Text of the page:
I menorah stood in downtown Shain Park through-
was sponsored by the city, unlike the menorah, which was
out the eight-day holiday.
sponsored by a private organization.
Birmingham Bloomfield Chai Center spOnsored the 6-
"There are two constitutional issues here that need to be
foot electric menorah. Rabbi Yochanan Polter of BBCC
balanced," Goldstein said. "First, the government is prohibit-
made a formal request to the Birmingham city commis-
ed from establishing a religion, and secondly, there can be no
sioners several months earlier to place the menorah in the
unreasonable restraints on freedom of speech or assembly.
park during the Chanukah season.
"The decision to grant a permit is not based on which reli-
A public lighting ceremony, entitled "Light Up the
gious group is making the request, but on several other fac-
Night," was held on the evening of Dec. 4, which was the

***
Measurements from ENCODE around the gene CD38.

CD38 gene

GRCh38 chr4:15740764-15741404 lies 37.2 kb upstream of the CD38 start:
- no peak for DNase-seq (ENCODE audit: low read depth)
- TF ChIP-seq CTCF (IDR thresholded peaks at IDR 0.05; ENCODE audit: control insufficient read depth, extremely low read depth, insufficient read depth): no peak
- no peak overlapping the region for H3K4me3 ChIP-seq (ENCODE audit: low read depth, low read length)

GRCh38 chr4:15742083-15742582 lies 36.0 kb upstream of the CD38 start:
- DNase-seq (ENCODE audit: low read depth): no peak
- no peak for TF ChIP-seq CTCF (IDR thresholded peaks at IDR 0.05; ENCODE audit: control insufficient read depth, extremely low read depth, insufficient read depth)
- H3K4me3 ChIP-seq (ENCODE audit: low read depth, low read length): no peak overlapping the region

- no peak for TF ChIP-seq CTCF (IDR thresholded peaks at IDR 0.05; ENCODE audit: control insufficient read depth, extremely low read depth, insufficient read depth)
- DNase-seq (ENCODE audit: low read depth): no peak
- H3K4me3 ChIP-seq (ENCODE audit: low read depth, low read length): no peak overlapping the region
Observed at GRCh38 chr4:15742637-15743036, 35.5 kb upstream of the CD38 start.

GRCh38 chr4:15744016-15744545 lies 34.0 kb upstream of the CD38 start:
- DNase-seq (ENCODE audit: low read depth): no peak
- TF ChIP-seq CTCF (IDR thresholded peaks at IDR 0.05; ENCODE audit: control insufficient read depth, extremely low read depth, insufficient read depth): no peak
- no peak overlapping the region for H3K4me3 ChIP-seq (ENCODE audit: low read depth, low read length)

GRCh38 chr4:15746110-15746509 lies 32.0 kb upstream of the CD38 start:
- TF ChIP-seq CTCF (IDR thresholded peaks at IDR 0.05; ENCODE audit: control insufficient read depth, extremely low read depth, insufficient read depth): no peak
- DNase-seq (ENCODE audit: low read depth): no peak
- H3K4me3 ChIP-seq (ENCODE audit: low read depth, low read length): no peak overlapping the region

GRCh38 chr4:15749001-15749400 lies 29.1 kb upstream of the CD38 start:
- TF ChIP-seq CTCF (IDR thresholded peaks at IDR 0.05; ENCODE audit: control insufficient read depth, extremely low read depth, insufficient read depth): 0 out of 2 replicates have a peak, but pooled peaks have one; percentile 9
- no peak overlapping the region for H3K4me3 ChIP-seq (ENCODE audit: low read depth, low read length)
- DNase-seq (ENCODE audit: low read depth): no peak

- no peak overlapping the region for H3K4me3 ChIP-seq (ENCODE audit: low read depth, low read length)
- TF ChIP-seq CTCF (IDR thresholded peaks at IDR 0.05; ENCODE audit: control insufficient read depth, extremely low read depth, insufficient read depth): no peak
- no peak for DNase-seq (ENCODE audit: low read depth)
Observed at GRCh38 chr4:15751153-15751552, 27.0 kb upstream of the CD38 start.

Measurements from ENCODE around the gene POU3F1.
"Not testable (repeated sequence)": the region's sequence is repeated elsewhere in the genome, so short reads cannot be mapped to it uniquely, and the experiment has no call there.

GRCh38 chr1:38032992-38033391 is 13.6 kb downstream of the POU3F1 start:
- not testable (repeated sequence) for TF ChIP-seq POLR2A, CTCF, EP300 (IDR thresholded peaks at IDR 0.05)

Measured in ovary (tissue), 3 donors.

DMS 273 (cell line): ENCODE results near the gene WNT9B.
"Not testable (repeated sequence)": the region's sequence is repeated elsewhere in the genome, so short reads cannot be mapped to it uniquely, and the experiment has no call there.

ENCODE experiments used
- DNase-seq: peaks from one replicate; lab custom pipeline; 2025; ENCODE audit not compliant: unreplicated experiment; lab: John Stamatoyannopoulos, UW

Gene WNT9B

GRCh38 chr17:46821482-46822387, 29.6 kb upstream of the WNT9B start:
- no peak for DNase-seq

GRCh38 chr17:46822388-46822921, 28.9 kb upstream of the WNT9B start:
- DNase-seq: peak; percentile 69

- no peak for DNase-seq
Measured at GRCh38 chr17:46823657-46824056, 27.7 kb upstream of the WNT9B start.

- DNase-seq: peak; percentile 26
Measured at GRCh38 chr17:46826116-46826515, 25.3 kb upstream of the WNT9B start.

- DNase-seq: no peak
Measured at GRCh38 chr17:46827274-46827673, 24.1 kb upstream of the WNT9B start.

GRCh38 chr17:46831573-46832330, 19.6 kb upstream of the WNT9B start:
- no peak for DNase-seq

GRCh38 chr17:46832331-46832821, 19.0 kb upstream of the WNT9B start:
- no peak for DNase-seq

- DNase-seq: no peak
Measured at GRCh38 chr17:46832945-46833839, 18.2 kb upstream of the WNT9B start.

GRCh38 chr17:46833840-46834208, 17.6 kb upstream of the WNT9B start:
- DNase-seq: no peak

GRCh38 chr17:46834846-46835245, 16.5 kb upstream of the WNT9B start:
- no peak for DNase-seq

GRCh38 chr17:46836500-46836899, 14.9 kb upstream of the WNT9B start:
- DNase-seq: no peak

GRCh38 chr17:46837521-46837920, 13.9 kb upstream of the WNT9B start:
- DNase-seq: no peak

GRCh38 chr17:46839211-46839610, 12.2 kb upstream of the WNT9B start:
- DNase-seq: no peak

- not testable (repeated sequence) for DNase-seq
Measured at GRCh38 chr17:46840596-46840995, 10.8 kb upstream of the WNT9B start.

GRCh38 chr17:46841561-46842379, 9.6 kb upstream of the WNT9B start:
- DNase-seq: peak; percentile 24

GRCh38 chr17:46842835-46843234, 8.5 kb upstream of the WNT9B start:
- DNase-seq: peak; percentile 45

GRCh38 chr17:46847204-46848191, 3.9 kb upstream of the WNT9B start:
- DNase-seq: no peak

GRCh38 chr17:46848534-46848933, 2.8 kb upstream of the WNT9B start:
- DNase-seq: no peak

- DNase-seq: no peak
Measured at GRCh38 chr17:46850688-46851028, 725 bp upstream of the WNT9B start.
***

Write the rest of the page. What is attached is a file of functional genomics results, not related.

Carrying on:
tors, including safety issues as well as the appropriateness of
sixth night of Chanukah.
the display," Goldstein added.
E: "It's our job to uphold the laws
of our state and our constitu-
tion," Chafetz said. "If we get
1 :another such application, we'll
definitely give it the same consid-
eration. It's an honor and a privi-
lege that we were able to do this."
Oakland County Commissioner
Chuck Moss said, "I'm glad to see
that we're coming back to sanity.
This is a wonderful thing, and I'm
glad someone had the guts to do
it. The Jewish religion was here
k liCr
first, and I'm glad to see the
menorah here first, too."
Linda Zalla of Bloomfield Hills,